Published by the Strathclyde Telegraph.
Banoffee muffins with cream cheese and cinnamon icing, spiced pumpkin lattes, strawberry cheesecake, banana bread, pumpkin pies, carrot cake, ginger bread, and chocolate brownies were just a few of the baked goods stacked onto the towering shelves in Bella’s Coffee House in Lochwinnoch that morning. With my jacket drenched, and my hair damp and starting to curl already, I was relieved to be hit by wave of heat and the rich smell of freshly ground coffee and cakes as I stepped inside.
I joined the queue to the coffee bar, shuffled on the spot and rubbed my cold bright red hands together to heat up as I ordered my usual: ‘A latte and a piece of carrot cake please, Julie.’
I watched as Julie poured steaming hot milk into the gloopy dark expresso and swirled her hand to etch the shape of a fern on top, before dusting the latte with a sprinkling of chocolate powder.
‘Are you excited for your road trip then, Allie?’ Julie asked.
‘Yeah, it should be great! We’re all packed up now. Just waiting on Joe coming back from the mechanics with the camper and then, fingers crossed, we’ll be all set,’ I told her.
I sat at my usual table by the window and waited for Joe. Just as I sat down, ready to people-watch and stare mindlessly at the raindrops wiggling down the pane, I noticed a man waving to Julie as he left. I only caught a glimpse of the back of his head but his balding crown and wavy silver hair seemed familiar.
I had just finished the last crumb of carrot cake when our battered old Fiat Ducato McLouis campervan came trudging around the corner and bumped to a stop outside Bella’s. I quickly scooped up my bag and ran outside, thanking Julie and giving her a wave as I went.
Joe was sitting in the driver’s seat with a beaming smile. ‘You’ll never guess. Somehow, it’s still actually roadworthy!’
Thankful that the mechanic had given it the all clear, I put my rucksack into the back of the camper with our other bags, jumped into the passenger seat, and we set off. I dug out the map and old cassette tapes from the glovebox.
‘So it’s Balloch we’re heading to first?’ I asked as I stuck on an old Fleetwood Mac greatest hits album.
‘Yep. You’re wanting to see Loch Lomond, aren’t you?’
‘Yeah, I haven’t been since I was about three or four when my grandpa took me there.’
The last thing I could remember was hearing Joe singing along to Go Your Own Way when I woke up to the smell of a new piña colada scented air freshener, rocky road, and a fresh coffee in a travel mug.
‘Wake up, sleepy head. We’re here,’ I heard Joe say from somewhere nearby.
I yawned, rubbed my eyes and fixed my beanie hat which had fallen down my forehead. We parked up in the campsite, ate two ham sandwiches each, then grabbed our rucksacks and headed to Loch Lomond.
I kicked the piles of little crinkled orange and brown leaves from under my boots and sipped my coffee as we reached the shore. Even on such a grey and damp day, the loch was still glistening. I had forgotten how vast it was, how it ate up the landscape. The water was a dark navy blue and so shiny it looked like glass that would shatter into pieces if I stepped on it. I craned my neck back to look up in awe at the hills and mountains tearing through the sky in waves of emerald and moss green that reached to touch the clouds.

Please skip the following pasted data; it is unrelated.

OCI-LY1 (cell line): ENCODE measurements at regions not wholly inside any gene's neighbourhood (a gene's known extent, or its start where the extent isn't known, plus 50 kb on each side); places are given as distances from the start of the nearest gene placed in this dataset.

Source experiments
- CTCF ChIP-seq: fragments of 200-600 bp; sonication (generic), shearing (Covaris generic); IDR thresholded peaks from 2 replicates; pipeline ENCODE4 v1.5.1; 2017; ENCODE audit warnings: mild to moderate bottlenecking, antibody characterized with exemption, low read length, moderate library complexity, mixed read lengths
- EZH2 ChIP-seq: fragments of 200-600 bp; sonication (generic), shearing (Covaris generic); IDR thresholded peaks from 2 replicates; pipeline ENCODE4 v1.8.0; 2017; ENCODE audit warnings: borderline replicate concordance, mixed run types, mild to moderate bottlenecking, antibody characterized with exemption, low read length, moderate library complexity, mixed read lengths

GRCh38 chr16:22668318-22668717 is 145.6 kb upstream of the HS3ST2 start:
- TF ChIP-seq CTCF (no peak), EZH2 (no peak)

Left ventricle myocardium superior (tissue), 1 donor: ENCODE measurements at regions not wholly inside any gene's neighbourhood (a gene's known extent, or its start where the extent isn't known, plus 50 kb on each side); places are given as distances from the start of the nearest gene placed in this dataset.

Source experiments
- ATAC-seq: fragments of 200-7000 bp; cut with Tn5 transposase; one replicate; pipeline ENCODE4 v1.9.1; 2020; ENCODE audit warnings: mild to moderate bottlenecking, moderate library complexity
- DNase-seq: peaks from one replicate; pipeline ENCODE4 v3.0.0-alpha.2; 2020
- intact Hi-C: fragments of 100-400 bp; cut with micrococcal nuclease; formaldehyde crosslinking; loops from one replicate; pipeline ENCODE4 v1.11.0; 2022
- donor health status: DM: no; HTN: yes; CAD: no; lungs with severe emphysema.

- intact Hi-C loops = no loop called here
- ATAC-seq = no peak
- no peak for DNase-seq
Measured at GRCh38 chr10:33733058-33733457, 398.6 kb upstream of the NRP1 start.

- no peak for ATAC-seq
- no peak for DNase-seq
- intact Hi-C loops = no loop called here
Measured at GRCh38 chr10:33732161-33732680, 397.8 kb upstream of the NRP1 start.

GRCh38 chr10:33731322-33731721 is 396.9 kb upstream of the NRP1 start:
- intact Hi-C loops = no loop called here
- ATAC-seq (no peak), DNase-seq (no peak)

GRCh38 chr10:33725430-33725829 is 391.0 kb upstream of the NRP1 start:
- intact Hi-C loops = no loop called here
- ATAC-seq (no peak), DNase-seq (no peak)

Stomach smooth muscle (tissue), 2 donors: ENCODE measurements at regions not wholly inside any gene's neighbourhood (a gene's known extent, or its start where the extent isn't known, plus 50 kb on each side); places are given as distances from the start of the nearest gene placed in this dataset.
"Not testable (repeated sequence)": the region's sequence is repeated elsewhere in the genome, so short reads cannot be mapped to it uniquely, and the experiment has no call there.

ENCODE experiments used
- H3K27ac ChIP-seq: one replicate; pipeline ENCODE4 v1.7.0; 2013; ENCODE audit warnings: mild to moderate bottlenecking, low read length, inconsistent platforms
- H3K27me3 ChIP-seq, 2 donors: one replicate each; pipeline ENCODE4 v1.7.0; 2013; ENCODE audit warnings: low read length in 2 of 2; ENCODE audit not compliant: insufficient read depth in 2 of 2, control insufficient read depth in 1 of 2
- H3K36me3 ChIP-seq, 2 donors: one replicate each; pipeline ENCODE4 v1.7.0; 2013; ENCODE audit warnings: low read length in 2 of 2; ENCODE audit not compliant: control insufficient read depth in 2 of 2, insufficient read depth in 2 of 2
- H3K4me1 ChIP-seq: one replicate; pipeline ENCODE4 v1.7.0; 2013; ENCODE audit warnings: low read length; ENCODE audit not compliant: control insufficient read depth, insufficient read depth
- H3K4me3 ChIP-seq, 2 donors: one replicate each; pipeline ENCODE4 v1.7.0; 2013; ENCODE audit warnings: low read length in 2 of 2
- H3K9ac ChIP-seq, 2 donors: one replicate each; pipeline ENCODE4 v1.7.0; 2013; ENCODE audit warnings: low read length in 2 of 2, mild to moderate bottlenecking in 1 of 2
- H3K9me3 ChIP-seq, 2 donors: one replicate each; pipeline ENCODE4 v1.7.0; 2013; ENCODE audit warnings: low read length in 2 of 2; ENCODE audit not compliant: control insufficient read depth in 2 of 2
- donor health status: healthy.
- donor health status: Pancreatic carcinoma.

I took out my camera and started to take some pictures when I noticed a shape floating in the water in the mist. As my eyes came into focus, I saw a small green fishing boat. Walking around on the deck, looking for something in the water, was that same old silver haired man. His back was arched as he leaned over the edge looking for something and his blue shirt filled with air like a ship’s sail. He had the same balding crown and soft silver waves at the back of his head but I still couldn’t see his face. I could have sworn it was him.
‘Look, there’s someone out there on a boat,’ I said to Joe as I pointed in the man’s direction.
‘Right there!’ I pointed again.
As I blinked a few more times, the silver haired man and the boat blurred out of focus and dissipated into the mist.
‘I could’ve sworn…’
‘I think you’re imagining things. You must be going daft!’ Joe laughed as he walked further down the shore taking pictures.
I stood at the edge of the loch with autumn leaves clinging to my boots like milk-soaked cornflakes and I squinted my eyes to try to find the man on the boat. The surface of the water was as still as a sheet of ice, silent and solid, no ripples or signs of movement.
I asked Julie about the old man but she couldn’t remember. I went to Bella’s for coffee and breakfast for weeks after we came home but I didn’t see him again.
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